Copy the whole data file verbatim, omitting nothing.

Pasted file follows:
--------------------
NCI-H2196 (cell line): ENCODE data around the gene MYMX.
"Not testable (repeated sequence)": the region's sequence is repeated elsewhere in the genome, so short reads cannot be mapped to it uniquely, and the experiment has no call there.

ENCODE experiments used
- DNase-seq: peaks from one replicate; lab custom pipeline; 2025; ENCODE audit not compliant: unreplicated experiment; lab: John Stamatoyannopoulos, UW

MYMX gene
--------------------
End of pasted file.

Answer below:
NCI-H2196 (cell line): ENCODE data around the gene MYMX.
"Not testable (repeated sequence)": the region's sequence is repeated elsewhere in the genome, so short reads cannot be mapped to it uniquely, and the experiment has no call there.

ENCODE experiments used
- DNase-seq: peaks from one replicate; lab custom pipeline; 2025; ENCODE audit not compliant: unreplicated experiment; lab: John Stamatoyannopoulos, UW

MYMX gene